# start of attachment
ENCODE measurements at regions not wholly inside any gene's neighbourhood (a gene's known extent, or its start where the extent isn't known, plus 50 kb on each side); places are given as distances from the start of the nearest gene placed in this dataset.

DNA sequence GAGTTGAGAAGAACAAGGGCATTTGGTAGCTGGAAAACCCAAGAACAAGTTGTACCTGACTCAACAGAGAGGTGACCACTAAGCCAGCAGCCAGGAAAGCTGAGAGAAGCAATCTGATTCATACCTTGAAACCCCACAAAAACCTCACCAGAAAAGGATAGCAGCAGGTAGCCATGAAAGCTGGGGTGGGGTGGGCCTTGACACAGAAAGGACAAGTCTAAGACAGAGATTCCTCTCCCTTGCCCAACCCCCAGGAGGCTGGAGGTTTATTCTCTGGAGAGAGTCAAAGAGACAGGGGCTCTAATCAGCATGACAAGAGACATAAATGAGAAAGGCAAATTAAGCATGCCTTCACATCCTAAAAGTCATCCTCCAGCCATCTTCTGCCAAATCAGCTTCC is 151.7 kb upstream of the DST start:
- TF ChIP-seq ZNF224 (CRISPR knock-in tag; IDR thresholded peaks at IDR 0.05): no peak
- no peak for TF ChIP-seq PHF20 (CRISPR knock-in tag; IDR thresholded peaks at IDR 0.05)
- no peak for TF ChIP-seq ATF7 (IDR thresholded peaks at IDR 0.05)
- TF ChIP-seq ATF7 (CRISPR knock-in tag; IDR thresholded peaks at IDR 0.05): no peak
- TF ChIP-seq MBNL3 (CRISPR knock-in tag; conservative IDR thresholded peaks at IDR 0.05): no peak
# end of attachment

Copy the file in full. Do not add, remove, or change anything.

ENCODE measurements at regions not wholly inside any gene's neighbourhood (a gene's known extent, or its start where the extent isn't known, plus 50 kb on each side); places are given as distances from the start of the nearest gene placed in this dataset.

DNA sequence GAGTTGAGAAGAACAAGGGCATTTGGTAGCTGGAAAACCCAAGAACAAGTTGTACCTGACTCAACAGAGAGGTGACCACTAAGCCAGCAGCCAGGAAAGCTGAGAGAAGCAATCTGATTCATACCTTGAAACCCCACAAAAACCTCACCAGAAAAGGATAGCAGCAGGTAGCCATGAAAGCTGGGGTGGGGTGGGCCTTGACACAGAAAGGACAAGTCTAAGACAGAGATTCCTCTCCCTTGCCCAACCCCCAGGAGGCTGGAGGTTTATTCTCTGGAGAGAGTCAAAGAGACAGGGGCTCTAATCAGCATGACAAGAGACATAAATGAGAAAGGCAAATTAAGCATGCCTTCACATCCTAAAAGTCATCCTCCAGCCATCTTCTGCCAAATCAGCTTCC is 151.7 kb upstream of the DST start:
- TF ChIP-seq ZNF224 (CRISPR knock-in tag; IDR thresholded peaks at IDR 0.05): no peak
- no peak for TF ChIP-seq PHF20 (CRISPR knock-in tag; IDR thresholded peaks at IDR 0.05)
- no peak for TF ChIP-seq ATF7 (IDR thresholded peaks at IDR 0.05)
- TF ChIP-seq ATF7 (CRISPR knock-in tag; IDR thresholded peaks at IDR 0.05): no peak
- TF ChIP-seq MBNL3 (CRISPR knock-in tag; conservative IDR thresholded peaks at IDR 0.05): no peak